Most members of the Thai youth football team rescued from the flooded cave have been ordained as Buddhist novices, the BBC reported today.
The group will spend nine days living in a monastery, a tradition for males in Thailand who experience adversity.
They were trapped for more than two weeks before the dramatic rescue.
The boys were all released from hospital last week and are said to be in good health after their ordeal in the snaking caverns of the Tham Luang caves of northern Thailand.
This step is intended to be a "spiritual cleansing" for the group, and to fulfil a promise by the families to remember the diver Petty Officer Saman Gunan who died in the rescue operation.
"They should spend time in a monastery. It's for their protection. It's like they died but now have been reborn," Seewad Sompiangjai, grandfather of Night, one of the rescued boys has told the BBC earlier.
They will stay in different monasteries until 4 August meditating, praying and cleaning their temple. The length of time they will spend doing this - nine days - is a nod to a Thai lucky number.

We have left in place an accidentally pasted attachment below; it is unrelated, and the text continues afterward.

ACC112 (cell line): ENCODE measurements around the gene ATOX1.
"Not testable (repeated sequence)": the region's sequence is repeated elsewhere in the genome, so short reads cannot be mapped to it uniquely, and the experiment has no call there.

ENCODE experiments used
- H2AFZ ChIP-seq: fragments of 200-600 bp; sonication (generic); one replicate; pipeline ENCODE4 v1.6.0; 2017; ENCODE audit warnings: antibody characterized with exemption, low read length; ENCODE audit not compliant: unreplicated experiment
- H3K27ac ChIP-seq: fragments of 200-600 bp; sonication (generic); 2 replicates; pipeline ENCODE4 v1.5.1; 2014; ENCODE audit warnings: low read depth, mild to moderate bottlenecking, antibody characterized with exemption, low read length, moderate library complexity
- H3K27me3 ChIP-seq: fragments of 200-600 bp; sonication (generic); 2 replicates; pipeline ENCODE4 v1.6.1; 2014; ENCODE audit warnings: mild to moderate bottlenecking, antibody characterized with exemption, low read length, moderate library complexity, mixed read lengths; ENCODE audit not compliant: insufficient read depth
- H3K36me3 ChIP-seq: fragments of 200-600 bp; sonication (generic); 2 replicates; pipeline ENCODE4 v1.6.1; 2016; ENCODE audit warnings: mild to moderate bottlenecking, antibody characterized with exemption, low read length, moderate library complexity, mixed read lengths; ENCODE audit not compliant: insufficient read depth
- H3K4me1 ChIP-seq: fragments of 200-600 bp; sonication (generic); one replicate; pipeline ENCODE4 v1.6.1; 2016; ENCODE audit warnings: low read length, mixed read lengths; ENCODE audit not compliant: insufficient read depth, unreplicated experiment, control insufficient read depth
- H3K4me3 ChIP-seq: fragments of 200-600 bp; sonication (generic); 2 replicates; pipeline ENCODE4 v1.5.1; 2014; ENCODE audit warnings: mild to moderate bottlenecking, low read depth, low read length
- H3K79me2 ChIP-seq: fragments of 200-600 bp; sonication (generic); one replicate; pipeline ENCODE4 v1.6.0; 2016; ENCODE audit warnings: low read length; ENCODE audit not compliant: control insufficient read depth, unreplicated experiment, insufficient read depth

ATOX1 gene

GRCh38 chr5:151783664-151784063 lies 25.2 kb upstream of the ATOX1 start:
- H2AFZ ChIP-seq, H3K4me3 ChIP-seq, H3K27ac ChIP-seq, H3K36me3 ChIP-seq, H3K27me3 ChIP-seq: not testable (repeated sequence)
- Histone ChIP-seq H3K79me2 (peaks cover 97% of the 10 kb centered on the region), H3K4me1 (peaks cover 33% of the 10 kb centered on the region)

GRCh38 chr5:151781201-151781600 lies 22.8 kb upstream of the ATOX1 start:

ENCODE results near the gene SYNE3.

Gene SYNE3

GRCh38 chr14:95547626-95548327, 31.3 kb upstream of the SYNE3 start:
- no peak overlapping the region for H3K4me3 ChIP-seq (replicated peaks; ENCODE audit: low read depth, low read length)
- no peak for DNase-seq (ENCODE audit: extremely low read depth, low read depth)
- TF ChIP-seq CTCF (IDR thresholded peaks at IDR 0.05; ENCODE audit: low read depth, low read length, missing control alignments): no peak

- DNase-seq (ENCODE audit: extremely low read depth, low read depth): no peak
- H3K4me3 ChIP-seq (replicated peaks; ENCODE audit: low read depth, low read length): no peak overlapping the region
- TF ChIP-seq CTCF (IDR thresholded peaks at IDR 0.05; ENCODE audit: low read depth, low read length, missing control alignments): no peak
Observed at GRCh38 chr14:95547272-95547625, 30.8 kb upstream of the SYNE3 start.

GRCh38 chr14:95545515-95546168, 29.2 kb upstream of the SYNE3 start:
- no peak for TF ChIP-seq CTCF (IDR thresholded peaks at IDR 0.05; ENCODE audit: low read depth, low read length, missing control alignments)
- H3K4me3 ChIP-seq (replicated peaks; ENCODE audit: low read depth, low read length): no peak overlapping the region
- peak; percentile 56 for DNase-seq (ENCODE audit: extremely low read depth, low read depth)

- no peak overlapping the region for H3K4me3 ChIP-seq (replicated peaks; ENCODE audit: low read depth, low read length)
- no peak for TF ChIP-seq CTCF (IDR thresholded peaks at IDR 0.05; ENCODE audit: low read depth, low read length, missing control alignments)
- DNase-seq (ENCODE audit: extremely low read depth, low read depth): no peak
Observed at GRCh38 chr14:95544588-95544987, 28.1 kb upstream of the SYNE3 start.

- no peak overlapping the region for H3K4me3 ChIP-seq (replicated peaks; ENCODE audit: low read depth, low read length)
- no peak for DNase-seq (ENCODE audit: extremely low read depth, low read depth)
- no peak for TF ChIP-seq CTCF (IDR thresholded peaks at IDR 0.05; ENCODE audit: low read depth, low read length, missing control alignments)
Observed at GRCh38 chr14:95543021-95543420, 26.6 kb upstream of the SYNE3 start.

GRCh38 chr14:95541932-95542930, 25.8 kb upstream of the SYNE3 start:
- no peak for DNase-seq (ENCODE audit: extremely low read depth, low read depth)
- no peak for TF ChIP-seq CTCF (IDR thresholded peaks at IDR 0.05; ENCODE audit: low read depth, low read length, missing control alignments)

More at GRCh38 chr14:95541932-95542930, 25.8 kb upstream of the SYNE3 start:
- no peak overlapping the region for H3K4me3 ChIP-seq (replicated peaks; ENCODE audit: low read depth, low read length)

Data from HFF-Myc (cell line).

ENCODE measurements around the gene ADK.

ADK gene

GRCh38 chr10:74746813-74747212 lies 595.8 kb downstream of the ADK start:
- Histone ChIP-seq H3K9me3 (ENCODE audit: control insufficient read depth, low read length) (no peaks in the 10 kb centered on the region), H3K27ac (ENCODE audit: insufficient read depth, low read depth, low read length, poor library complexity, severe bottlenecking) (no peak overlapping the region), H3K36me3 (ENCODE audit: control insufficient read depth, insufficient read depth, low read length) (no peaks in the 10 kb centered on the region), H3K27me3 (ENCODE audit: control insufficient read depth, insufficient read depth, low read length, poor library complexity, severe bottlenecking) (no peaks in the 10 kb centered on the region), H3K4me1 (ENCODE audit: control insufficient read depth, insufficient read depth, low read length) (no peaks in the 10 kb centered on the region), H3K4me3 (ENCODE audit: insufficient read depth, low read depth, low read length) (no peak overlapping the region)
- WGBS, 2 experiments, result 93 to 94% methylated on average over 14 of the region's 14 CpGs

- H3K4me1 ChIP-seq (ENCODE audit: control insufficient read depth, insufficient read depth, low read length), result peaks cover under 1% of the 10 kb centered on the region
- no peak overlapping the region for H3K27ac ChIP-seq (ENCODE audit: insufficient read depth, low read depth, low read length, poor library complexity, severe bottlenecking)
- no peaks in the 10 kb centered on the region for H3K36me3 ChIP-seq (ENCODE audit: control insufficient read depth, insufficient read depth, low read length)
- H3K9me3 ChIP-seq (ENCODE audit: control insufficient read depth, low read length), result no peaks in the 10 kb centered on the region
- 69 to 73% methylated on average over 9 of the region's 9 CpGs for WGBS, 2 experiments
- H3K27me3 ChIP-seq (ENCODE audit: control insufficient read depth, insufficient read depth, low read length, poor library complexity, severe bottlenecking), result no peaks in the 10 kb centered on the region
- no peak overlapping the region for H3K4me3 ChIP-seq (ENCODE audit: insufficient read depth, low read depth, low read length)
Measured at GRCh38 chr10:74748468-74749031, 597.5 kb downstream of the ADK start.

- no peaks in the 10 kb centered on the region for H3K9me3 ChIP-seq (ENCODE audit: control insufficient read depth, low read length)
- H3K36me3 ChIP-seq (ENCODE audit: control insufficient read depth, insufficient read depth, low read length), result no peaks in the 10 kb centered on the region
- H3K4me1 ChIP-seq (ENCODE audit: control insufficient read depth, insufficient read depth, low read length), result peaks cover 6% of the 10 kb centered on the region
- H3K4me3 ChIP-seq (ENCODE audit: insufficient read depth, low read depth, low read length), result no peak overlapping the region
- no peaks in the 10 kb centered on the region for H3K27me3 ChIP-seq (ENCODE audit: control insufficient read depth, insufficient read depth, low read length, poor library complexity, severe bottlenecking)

Correspondents say it's seen as normal by Thais for boys and men to spend time as monks as a rite of passage.
One of the boys, Adul Sam-on, will not be joining the rest of the "Wild Boars" football team as he is a Christian. Their coach Ekkapol "Ake" Chantawong, 25, will join them for the same period of time but as a fully fledged monk rather than a novice.
The coach had spent time in a monastery as a novice before this. Although he has attracted some criticism for taking the boys into the cave, he is also credited with helping them through the ordeal by reportedly teaching them meditation techniques to help them stay calm and use as little air as possible.
The extraordinary story of the group's rescue has been followed by millions worldwide since 23 June, when they walked into the Tham Luang cave after football practice - only to be trapped by sudden monsoon floods.